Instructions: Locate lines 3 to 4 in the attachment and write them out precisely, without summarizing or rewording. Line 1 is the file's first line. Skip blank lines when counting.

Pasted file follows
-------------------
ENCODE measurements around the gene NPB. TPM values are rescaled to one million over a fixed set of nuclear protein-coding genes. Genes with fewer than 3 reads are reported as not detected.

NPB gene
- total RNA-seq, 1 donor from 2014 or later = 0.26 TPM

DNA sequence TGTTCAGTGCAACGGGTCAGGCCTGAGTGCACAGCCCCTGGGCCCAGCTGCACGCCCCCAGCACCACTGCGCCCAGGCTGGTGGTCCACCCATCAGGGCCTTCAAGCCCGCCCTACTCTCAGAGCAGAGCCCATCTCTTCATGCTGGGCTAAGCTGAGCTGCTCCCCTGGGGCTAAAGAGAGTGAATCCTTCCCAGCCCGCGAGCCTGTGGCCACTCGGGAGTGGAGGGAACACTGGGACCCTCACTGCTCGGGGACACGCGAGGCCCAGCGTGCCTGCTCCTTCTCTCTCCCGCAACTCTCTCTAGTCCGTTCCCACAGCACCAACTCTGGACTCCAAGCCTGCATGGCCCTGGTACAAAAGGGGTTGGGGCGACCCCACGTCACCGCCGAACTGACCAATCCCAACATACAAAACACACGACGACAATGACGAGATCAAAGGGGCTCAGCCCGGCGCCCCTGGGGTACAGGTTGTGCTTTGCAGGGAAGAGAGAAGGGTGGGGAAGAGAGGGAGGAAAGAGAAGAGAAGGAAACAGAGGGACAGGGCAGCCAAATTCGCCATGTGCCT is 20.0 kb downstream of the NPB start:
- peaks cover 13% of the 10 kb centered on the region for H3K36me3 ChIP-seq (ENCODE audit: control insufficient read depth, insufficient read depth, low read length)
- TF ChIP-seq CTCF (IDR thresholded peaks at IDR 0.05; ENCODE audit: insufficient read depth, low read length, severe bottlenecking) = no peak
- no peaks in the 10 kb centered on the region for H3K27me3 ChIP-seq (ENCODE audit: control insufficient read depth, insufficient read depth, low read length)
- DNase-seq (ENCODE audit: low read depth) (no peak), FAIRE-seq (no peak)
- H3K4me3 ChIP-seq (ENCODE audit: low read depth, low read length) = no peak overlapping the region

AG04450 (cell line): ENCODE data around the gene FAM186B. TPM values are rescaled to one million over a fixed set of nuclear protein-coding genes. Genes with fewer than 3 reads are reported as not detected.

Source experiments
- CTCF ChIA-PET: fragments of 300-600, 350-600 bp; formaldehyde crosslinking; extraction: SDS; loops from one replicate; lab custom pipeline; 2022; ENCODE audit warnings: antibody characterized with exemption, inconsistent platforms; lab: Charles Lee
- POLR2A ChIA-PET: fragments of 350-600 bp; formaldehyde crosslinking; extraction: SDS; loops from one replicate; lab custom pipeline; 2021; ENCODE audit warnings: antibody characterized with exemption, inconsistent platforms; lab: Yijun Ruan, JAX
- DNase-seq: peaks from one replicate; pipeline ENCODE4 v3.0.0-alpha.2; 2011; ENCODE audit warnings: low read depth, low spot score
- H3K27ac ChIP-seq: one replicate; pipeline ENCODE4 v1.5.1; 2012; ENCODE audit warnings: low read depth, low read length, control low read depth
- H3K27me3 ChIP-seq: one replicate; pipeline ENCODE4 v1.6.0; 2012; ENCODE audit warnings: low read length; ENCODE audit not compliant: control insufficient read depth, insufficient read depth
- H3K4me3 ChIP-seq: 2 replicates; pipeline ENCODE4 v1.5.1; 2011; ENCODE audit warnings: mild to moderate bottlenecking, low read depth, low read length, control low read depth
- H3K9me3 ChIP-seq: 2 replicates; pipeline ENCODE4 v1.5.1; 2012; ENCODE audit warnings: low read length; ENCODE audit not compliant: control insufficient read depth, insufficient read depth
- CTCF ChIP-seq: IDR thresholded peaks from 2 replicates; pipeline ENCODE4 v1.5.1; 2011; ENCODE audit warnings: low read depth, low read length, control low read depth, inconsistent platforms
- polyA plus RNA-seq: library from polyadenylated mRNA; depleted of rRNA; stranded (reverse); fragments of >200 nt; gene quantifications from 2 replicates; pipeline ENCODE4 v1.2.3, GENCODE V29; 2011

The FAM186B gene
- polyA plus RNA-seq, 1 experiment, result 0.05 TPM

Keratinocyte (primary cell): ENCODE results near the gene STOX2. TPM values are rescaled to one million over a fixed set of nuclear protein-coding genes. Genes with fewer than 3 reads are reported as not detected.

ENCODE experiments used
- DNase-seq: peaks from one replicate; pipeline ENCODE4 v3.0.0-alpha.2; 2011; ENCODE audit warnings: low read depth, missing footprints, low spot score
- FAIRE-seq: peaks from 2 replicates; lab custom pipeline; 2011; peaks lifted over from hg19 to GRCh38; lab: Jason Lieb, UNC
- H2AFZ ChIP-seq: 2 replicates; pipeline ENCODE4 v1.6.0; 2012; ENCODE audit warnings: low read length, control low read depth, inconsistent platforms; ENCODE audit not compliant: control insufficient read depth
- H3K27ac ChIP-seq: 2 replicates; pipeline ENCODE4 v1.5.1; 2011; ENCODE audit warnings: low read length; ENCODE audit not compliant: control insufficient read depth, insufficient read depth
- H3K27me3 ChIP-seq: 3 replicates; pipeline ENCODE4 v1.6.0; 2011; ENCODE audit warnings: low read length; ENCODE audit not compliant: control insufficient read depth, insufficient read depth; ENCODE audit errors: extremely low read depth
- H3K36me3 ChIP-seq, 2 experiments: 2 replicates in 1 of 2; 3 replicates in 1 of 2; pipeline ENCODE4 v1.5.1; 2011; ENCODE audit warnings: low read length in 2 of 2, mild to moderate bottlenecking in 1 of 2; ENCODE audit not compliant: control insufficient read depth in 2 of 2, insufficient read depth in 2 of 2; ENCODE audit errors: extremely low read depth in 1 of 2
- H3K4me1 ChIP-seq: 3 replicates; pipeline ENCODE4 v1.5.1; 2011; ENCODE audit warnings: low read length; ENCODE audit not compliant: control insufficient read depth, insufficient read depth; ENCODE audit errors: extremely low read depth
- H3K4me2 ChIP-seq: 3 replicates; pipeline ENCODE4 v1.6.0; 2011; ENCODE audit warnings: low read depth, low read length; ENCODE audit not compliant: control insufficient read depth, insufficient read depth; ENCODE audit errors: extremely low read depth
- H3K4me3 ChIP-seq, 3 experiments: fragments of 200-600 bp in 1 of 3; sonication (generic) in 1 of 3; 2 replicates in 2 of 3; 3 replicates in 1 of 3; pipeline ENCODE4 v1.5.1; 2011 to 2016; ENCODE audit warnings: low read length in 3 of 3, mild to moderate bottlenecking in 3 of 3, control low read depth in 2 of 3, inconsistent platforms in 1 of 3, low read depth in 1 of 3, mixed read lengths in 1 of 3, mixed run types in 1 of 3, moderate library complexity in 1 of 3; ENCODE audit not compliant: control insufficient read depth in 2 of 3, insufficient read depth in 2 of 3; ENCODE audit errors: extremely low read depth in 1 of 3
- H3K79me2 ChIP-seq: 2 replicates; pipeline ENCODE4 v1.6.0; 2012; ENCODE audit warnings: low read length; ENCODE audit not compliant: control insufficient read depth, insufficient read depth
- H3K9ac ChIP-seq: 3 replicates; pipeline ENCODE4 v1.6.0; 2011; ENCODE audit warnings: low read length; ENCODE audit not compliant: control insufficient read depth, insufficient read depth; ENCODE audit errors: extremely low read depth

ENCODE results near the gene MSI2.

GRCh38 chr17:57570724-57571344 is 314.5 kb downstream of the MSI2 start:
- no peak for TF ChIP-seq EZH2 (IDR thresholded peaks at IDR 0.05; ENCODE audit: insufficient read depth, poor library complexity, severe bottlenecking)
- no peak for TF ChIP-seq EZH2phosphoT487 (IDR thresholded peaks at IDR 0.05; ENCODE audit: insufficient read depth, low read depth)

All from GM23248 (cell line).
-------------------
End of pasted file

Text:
- total RNA-seq, 1 donor from 2014 or later = 0.26 TPM

DNA sequence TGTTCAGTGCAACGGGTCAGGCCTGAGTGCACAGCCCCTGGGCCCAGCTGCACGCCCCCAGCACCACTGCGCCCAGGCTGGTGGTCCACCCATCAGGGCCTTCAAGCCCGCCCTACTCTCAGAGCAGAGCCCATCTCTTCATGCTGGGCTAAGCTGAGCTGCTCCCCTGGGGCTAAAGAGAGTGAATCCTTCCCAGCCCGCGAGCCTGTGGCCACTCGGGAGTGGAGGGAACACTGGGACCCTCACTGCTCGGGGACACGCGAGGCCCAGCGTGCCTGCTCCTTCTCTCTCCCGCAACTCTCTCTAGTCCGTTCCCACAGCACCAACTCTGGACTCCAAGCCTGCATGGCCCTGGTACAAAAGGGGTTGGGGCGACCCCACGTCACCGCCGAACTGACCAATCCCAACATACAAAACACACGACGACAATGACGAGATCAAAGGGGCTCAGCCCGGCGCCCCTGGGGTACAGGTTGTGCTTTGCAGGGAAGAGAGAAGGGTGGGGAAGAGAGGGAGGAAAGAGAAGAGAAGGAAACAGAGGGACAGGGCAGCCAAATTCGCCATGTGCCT is 20.0 kb downstream of the NPB start: